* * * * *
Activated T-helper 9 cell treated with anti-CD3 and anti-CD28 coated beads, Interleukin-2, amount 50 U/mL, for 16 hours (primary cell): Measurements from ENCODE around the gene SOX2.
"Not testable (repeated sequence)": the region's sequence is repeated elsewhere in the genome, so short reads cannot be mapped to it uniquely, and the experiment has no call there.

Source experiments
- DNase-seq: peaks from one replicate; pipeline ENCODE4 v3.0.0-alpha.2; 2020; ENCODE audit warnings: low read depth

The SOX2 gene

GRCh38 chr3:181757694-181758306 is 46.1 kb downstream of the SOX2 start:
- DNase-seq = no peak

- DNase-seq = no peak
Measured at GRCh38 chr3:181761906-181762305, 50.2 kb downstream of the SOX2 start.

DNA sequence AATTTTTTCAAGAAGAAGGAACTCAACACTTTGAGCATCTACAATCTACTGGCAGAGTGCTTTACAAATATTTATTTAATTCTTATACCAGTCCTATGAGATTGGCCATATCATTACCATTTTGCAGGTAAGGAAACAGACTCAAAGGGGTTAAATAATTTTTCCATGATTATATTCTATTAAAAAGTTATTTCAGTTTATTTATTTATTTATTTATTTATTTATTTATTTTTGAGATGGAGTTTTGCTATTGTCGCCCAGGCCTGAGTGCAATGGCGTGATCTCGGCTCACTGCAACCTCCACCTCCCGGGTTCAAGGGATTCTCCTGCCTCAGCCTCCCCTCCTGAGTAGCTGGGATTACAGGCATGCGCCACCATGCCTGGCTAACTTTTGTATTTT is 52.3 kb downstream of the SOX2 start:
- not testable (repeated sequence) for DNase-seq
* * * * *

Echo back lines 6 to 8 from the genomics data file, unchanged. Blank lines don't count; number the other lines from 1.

GRCh38 chr3:181757694-181758306 is 46.1 kb downstream of the SOX2 start:
- DNase-seq = no peak

- DNase-seq = no peak